Vancouver gang leader pleads guilty, U.S. prosecutor to seek 30-year sentence

Vancouver Gang suspect

Clayton Roueche, seen here at a gathering of the UN gang last year, pleaded guilty in the U.S. on trafficking charges on Tuesday. (CBC)


The alleged leader of the Vancouver area's notoriously violent UN gang is facing up to 30 years in a U.S. prison after pleading guilty to drug-trafficking charges in a Seattle courtroom on Tuesday.

Clayton Roueche, 33, appeared in the U.S. District Court and accepted a plea agreement for conspiring to use small planes and helicopters to import more than 1,000 kilograms of marijuana to the U.S. and export cocaine into Canada, and to engage in money laundering.

U.S. lawyer Jeff Sullivan indicated that he'll ask for much more than the minimum 10-year sentence at the sentencing hearing on Sept. 18., saying he'll argue that Roueche should serve 30 or more years in a U.S. federal penitentiary with no possibility of transfer to Canada.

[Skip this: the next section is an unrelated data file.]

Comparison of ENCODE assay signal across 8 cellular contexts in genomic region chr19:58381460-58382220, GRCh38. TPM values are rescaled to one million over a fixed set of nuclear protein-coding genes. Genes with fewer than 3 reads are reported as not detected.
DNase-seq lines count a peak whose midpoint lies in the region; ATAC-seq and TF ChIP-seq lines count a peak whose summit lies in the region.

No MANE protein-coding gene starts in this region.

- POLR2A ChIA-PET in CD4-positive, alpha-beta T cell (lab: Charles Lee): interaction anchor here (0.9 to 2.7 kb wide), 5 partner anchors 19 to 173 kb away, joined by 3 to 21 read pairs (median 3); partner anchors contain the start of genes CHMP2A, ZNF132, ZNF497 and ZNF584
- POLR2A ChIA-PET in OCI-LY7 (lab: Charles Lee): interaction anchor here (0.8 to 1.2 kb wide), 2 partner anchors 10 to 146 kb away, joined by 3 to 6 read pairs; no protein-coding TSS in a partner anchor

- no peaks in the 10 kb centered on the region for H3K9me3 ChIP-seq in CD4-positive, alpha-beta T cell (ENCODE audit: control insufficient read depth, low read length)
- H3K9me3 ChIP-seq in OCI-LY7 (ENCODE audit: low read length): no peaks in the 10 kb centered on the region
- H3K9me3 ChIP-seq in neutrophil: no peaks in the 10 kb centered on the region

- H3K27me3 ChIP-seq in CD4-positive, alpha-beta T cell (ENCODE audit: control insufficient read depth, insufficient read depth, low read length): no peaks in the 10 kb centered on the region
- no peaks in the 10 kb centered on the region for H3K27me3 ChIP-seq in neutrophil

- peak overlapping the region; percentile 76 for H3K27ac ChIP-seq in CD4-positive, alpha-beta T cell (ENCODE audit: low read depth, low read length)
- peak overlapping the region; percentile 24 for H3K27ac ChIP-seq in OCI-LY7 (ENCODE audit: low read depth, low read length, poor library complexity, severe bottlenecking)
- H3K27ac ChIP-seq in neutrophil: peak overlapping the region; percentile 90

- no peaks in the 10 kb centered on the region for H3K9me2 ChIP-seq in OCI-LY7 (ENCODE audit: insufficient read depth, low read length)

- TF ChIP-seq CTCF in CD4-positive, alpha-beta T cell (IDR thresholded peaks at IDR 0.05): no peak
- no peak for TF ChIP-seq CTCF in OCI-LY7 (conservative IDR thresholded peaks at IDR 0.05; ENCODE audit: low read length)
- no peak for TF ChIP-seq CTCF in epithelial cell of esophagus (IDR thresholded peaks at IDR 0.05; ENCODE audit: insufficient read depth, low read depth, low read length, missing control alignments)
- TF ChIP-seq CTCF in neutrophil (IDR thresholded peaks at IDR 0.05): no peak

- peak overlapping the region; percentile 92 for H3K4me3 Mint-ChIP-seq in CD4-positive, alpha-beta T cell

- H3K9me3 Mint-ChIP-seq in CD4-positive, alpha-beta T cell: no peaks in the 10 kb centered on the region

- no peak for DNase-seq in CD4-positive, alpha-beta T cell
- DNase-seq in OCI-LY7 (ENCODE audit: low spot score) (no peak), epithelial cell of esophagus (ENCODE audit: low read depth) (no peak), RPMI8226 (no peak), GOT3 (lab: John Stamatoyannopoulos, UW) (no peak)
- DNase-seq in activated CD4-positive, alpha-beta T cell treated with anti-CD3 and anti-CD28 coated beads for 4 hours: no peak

Roueche was nabbed by U.S. authorities last year when he tried to attend a wedding in Mexico. Canadian police investigators tipped their Mexican and American counterparts and Roueche was turned away at the Mexican border. His return flight to Canada included a stopover in Texas, where he was arrested.

Lower Mainland police have alleged the UN gang has engaged in a violent struggle with the rival Red Scorpions and other gangs for control of the region's trade in illegal drugs. Police have blamed the gang war for some of the more than 20 fatal shootings across the Metro Vancouver and Fraser Valley region this year.